Pro-football as viewed from the superboxes—entirely raunchy, fitfully funny.
Suddenly, Jack Molloy owns an NFL team. Now a lot of people would like that. Some would kill for it, in fact. But Jack isn’t one of them. To begin with, he’s happy where he is—in Las Vegas, working for Billy Grace, a big-time gambler and casino owner. Jack is Billy’s “Jammer,” meaning he’s the go-to guy whenever there’s a jam involving a particularly valued client (read: high roller). But Jack’s discomfort on learning that the New York Hawks belongs to him goes beyond the need to uproot. It goes to the heart of his loving but complex relationship with his father. They quarreled five years ago. They haven’t spoken since. And now Big Tim is dead of a heart attack, his team left not to Jack’s sycophantic siblings Ken and Babs, but, unexpectedly, to himself: an extremely prodigal son who’d gone on record disclaiming any interest. While still dubious about this unlooked-for legacy, Jack becomes the center of a blistering firestorm. Temporarily at least, everyone hates him—Ken and Babs, his headline-hungry head coach, the majority of Hawk players, the sexy female president of the organization, and, most annoyingly, that assortment of rapacious billionaires who would do just about anything to lift the burden of Jack’s franchise from him. It’s this last that steels his will. Metaphorically, then, it becomes fourth and inches, seconds left on the clock, and the Lombardi Trophy within view and glittering. Time to bump and run for it.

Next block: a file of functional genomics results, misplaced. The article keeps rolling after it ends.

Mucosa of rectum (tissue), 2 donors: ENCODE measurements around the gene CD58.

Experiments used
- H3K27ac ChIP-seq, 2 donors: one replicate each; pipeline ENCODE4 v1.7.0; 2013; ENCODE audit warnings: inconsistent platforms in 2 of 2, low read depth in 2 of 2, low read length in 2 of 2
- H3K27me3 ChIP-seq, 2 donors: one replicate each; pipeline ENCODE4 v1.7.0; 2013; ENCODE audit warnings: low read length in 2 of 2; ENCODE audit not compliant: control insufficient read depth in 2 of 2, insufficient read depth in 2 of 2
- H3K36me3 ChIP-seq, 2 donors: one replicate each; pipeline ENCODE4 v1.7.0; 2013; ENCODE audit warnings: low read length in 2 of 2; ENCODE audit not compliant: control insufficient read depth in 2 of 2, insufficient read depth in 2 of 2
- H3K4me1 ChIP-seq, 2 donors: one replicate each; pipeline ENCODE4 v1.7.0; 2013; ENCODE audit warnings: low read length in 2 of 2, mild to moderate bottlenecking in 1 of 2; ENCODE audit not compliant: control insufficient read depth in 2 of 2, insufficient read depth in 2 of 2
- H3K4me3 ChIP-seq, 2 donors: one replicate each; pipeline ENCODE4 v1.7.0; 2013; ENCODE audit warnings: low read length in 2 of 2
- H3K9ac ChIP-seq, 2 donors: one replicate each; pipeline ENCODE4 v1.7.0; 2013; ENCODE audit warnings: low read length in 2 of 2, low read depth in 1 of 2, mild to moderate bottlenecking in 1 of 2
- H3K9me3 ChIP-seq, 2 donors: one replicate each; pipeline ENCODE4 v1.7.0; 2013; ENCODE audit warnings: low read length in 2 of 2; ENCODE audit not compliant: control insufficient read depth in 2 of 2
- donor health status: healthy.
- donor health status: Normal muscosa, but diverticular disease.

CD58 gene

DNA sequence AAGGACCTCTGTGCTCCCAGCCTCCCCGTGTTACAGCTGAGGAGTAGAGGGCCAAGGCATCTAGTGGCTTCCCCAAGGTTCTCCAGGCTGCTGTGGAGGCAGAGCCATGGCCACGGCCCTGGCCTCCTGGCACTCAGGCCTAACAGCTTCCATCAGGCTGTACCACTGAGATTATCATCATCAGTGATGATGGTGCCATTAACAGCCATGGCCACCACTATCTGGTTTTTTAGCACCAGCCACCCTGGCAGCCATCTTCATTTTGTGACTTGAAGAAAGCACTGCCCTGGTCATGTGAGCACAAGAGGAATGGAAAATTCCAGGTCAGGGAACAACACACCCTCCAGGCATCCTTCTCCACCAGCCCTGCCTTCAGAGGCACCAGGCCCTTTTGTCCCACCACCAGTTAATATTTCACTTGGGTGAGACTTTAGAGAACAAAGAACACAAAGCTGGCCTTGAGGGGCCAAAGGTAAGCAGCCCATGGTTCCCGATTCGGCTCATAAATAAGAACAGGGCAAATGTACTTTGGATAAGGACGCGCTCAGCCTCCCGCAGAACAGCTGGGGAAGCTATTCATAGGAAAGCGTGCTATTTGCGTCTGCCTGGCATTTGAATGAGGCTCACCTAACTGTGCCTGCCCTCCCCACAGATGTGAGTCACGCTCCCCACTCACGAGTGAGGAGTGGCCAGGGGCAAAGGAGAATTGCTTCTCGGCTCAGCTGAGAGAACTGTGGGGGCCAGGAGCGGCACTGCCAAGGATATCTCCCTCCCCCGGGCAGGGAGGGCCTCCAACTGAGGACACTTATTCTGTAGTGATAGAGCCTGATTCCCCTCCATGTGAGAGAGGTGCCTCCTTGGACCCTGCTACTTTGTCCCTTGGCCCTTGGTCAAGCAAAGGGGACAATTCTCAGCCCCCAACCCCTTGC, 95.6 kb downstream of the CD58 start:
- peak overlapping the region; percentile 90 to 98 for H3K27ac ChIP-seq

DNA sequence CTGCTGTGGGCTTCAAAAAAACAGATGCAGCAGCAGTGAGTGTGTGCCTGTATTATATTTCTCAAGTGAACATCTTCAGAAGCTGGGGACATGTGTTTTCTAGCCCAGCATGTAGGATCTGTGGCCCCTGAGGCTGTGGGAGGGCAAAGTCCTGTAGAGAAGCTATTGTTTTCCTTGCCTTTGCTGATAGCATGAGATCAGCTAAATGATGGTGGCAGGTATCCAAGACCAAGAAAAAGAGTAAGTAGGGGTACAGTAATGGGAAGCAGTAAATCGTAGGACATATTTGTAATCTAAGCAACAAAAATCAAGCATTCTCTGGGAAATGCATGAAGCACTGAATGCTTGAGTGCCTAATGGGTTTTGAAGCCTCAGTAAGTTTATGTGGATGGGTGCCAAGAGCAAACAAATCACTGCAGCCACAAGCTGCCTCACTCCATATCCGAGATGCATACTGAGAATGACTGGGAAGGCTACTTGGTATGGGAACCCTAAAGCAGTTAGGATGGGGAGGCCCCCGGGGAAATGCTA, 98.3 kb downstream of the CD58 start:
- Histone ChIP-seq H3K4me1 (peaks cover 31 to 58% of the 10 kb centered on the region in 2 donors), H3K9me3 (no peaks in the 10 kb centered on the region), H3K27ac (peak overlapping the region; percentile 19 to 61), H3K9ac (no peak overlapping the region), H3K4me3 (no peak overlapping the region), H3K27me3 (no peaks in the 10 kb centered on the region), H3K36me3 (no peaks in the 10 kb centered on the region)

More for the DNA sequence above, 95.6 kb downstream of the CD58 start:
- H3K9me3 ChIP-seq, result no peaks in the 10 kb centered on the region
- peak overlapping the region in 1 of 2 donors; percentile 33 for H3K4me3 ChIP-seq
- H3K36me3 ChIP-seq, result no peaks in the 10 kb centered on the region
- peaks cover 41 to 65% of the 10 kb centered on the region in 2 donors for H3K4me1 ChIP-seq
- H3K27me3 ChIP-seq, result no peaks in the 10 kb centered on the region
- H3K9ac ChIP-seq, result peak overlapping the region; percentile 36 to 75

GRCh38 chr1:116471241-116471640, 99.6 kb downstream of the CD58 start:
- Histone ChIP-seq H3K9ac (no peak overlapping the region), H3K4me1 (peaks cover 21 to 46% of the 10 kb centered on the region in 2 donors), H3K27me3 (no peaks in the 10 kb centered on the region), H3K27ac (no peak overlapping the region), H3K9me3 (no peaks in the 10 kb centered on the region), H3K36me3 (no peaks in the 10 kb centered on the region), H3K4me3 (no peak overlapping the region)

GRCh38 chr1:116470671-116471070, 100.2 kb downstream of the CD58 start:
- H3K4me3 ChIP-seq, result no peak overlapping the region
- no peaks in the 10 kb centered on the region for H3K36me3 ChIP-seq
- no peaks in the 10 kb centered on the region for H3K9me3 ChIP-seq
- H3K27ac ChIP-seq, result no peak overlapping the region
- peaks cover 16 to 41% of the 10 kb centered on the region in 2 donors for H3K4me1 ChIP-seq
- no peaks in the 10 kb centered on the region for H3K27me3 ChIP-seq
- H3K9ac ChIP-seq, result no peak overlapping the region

New York Daily News columnist Lupica, acclaimed as a sportswriter, remains a step slow as a novelist (Jump, 1995, etc.) Some savvy inside stuff, but the comedy is strained, the characters either flat or derivative, and you really have to love the game to stay four quarters.